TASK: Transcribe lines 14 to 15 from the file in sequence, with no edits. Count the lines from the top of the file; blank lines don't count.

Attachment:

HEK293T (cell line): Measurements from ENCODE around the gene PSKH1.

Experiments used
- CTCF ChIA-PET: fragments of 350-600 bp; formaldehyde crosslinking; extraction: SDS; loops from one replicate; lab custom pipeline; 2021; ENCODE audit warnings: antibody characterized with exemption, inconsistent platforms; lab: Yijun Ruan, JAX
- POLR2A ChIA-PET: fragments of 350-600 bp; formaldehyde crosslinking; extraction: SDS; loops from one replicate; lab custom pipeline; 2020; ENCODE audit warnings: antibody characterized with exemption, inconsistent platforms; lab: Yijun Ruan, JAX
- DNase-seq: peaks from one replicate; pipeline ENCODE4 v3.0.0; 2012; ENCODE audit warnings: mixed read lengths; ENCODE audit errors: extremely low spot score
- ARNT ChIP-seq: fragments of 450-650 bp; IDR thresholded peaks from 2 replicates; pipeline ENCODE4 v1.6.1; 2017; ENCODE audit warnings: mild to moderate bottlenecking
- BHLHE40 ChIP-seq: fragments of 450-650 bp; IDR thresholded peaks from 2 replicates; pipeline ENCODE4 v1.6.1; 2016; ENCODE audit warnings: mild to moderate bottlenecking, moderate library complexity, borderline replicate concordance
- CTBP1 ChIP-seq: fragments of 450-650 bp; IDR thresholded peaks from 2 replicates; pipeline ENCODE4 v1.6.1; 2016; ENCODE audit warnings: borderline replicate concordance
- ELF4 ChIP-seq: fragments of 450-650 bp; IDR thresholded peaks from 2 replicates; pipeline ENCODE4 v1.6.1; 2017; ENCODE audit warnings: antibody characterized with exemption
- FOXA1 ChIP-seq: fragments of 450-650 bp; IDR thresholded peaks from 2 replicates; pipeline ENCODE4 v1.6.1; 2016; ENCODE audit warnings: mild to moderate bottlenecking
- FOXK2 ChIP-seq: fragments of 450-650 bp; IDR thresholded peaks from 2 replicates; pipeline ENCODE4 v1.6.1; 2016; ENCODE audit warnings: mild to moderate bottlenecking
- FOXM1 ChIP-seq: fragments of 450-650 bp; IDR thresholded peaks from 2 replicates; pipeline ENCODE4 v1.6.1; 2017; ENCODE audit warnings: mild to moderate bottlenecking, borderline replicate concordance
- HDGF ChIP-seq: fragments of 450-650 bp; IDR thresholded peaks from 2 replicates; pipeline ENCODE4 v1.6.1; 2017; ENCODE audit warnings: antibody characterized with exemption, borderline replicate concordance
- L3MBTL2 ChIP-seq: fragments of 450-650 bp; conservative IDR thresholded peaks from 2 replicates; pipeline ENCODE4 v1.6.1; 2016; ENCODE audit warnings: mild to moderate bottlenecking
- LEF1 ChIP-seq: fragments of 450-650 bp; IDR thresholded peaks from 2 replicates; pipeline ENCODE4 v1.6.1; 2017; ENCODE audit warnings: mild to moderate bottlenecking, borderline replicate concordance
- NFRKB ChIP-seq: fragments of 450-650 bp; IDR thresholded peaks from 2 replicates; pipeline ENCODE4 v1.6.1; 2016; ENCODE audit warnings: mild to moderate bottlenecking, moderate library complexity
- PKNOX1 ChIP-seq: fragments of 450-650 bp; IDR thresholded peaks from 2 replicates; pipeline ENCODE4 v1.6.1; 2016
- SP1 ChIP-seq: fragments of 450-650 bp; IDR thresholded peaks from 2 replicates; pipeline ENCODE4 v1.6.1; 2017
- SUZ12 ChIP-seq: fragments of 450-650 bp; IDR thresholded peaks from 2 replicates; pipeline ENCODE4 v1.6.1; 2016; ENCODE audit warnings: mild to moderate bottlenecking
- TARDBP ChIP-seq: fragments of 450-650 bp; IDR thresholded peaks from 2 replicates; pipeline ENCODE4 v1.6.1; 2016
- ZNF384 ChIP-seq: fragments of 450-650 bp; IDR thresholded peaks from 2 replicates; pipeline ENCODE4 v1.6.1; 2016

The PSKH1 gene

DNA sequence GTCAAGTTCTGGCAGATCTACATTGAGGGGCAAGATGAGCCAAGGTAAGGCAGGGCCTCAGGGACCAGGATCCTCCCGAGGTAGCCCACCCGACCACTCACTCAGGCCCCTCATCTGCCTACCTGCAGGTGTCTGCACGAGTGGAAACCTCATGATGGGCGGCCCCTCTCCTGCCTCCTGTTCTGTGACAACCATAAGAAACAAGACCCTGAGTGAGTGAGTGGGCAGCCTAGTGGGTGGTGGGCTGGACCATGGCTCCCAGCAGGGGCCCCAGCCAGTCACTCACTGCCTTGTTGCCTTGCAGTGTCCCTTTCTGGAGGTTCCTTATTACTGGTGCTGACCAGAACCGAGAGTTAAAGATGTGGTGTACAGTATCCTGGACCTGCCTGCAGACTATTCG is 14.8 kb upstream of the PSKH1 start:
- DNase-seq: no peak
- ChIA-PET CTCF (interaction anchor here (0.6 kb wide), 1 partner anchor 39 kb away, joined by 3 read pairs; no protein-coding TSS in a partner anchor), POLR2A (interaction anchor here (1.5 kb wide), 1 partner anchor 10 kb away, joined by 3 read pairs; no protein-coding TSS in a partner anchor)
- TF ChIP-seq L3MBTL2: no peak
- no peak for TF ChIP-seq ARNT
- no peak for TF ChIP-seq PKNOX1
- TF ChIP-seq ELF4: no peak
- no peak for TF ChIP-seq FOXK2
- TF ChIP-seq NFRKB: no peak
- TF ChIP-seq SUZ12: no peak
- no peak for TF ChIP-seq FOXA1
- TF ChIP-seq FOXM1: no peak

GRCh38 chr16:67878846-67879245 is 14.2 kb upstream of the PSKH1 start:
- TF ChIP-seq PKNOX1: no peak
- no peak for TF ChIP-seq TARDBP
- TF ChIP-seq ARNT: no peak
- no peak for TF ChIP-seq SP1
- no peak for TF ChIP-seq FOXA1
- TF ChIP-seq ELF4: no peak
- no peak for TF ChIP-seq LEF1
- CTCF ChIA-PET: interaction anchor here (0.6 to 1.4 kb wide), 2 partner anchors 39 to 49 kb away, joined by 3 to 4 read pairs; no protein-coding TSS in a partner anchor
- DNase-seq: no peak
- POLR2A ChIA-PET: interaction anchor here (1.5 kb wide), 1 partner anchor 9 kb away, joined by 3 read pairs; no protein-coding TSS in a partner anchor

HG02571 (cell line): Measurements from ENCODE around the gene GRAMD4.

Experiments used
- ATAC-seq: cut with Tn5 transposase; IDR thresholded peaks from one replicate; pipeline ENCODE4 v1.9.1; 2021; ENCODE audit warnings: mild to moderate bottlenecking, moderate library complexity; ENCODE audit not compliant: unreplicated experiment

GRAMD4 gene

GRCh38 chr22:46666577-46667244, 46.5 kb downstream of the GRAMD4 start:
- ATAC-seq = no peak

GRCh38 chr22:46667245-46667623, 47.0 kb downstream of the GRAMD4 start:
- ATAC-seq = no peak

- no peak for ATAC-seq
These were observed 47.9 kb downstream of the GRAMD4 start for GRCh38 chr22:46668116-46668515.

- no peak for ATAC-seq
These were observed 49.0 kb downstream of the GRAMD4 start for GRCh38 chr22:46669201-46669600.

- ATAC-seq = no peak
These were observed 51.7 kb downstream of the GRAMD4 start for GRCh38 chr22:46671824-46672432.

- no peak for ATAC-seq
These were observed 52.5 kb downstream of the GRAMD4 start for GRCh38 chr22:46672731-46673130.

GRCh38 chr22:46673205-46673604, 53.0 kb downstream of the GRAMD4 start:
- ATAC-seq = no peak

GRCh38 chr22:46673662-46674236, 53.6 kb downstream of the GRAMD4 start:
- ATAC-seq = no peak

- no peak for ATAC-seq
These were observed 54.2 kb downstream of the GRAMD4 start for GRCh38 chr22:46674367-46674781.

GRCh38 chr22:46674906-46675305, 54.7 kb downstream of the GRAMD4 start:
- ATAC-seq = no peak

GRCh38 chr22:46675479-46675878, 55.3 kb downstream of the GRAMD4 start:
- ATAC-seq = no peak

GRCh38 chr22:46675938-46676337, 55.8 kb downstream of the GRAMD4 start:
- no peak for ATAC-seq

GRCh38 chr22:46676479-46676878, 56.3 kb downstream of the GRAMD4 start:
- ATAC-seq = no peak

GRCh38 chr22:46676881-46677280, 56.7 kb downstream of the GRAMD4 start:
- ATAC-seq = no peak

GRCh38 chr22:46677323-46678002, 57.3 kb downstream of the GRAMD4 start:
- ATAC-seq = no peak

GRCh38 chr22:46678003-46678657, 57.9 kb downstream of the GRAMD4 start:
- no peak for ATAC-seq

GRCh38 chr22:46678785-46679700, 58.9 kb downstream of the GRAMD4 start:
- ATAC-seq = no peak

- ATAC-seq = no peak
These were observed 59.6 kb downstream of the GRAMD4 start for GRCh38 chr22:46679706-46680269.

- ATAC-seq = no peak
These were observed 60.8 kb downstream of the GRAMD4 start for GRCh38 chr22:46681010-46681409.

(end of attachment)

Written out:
- L3MBTL2 ChIP-seq: fragments of 450-650 bp; conservative IDR thresholded peaks from 2 replicates; pipeline ENCODE4 v1.6.1; 2016; ENCODE audit warnings: mild to moderate bottlenecking
- LEF1 ChIP-seq: fragments of 450-650 bp; IDR thresholded peaks from 2 replicates; pipeline ENCODE4 v1.6.1; 2017; ENCODE audit warnings: mild to moderate bottlenecking, borderline replicate concordance